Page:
At this point. Chris and Amanda have brought their mechanic. Kay has also called our NBO mechanic. It is around 6pm. We are able to make it to Chris and Amanda's house where we can safely leave our car for the night as we figure out what to do next. Maina (their mechanic) thinks it has to be a gear box problem and/or clutch or pressure plate issue. So does our NBO mechanic, Ian. Maina gamely agrees to look it over on Tuesday (it was late in the day…sun setting is not a good time to investigate car problems outside…) Chris and Amanda offer us a place to stay for the night... mattresses in their front room. Totally perfect...


Side note: It is amazing. The golden spoon. They have a veg kitchen and a non veg kitchen and it was some of the best Indian food in Narok (not saying much, but it was impressive… not the best in Kenya by any means, but it held its own. ) Now, Side note 2: We stopped at the Golden Spoon on our way up to NBO to do the Kay and Pat epic switch, and apparently the non- veg food was less than desirable. New news. Apparently knowing the owner and chef (and him being there) is VERY important (he was there the first night with Chris and Amanda and I think was putting on a bit of a show for us…). I stopped there with Pat on the way down to the Mara and though no longer the best ever… it is still very delicious. If you ever eat there, go veg!

Crash back at Chris and Amanda’s place. Next morning...feel like sh** due to lack of medicine for any of my special conditions and cold. But,optimistic. Not much happens during the morning, but the afternoon was great. ** Maina discovers that the pressure plate was completely cracked and the clutch plate was worn down. We were able to order parts and get them from our connections in NBO, so the car was fixed, test drove, and humming by 5pm. Too late to head back to the Mara, but early enough to feel good and have a fun night in.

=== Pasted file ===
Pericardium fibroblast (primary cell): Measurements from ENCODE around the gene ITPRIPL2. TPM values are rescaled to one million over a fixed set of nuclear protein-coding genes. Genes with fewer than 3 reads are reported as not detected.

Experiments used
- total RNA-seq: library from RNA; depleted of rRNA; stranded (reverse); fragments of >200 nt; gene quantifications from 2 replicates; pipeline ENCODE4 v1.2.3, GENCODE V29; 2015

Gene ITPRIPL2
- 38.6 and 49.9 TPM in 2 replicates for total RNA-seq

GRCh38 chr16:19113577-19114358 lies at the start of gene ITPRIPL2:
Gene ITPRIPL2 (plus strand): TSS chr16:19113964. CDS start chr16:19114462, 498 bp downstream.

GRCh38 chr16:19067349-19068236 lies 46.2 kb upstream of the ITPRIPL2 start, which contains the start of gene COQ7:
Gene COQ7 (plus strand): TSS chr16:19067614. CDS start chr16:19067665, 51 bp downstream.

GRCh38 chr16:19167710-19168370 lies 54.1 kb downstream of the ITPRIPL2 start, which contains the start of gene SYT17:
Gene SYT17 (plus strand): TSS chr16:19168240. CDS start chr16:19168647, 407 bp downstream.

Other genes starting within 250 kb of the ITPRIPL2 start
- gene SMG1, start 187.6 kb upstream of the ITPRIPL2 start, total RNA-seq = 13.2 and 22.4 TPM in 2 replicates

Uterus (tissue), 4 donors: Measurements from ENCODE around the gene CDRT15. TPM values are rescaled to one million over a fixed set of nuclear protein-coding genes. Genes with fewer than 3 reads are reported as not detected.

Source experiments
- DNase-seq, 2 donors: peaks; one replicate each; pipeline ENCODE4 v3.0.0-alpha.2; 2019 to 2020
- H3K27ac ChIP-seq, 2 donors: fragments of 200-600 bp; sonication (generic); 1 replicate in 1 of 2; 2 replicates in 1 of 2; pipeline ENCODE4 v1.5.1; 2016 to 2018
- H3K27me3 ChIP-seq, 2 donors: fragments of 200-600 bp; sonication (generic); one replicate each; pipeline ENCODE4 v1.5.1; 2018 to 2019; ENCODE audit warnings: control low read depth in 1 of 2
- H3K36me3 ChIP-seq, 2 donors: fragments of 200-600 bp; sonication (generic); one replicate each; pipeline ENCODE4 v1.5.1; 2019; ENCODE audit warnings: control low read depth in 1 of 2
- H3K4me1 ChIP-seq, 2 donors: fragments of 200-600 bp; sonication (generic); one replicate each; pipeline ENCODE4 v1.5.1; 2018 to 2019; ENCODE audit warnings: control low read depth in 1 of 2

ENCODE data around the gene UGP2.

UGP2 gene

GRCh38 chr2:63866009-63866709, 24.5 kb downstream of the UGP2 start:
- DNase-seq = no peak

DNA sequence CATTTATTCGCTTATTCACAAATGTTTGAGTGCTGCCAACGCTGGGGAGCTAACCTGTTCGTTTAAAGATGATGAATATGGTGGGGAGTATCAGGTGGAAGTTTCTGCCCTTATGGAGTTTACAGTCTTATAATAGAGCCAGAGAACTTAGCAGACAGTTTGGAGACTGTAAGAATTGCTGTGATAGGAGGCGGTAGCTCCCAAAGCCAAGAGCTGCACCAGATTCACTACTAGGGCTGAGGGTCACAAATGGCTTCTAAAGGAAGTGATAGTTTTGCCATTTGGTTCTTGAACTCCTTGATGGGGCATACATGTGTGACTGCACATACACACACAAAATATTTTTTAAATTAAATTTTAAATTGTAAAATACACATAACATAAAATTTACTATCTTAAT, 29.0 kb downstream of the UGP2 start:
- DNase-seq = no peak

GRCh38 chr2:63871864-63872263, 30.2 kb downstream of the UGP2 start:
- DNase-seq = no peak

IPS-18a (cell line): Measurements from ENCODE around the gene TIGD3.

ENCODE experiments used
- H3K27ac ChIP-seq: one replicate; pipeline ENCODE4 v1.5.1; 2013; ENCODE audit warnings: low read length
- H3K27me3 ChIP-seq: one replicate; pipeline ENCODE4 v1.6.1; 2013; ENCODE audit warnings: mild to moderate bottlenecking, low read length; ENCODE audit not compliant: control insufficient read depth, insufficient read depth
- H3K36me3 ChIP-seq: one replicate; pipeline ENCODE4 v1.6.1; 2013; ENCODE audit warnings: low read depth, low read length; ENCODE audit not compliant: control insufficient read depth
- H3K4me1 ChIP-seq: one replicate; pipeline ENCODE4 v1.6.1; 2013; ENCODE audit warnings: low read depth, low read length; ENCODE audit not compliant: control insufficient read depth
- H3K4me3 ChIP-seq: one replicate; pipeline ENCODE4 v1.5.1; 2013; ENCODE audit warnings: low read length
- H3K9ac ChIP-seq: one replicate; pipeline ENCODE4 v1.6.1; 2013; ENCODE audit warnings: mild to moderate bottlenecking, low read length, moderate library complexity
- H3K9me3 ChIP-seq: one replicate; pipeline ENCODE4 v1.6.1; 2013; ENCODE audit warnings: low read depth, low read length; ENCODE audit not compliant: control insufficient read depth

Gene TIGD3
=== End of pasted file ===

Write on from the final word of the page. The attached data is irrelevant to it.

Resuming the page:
**During the day we basically explored Narok and did some shopping basics. It was pretty fun. Taught Marc and Siri how to bargain... had a great show down with a lady making some beautiful Maasai jewelry (It was about time to start looking into Maasai handicrafts, given that I am living in the Mara this year. Perhaps someone will get lucky J ) It was epic : (as is everything, apparently. Best adjective EVER)… Then got back to Chris and Amanda’s and made homemade pizza. We even found Amarenth flour (which is perfect because I am now eating gluten free… and feeling a million times better!).... go pizza and hangout night!

The next morning, anti climatically (thank goodness)...we left and made it back safe and sound to the Mara... to find out that the green cruiser was leaking oil though a tire and the white cruiser's alternator was going. Yikes. Fun car week that week. Seriously. When it rains, it pours out here, or so I am learning. Thursday then, we had the opportunity to take both the HILUX (yes, the same car that we had taken to Narok and had fixed just a day before)...and the green cruiser into our mechanic at Sarova (a nearby lodge. He is our Mara mechanic.) What an insane couple of days!

Luckily now, months later… all of our cars seem to be holding up ::knock on wood::. I am ever thankful for that. Yes, we have plenty of minor set backs, but I am thankful for the opportunity to learn about cars this year, our weekly car checks, our nearby mechanics and everyone else who plays support to our vehicles and project :) And of course, our friends in Narok and around Kenya who consistently come to our rescue. And for adventures with memories to last a life time!

Over and out—

1 comment:

Leslie said...

Is Maina the same guy who used to work in Talek? If so, he's really good, and I'm glad he's still getting a lot of business.

Michigan State University | College of Natural Science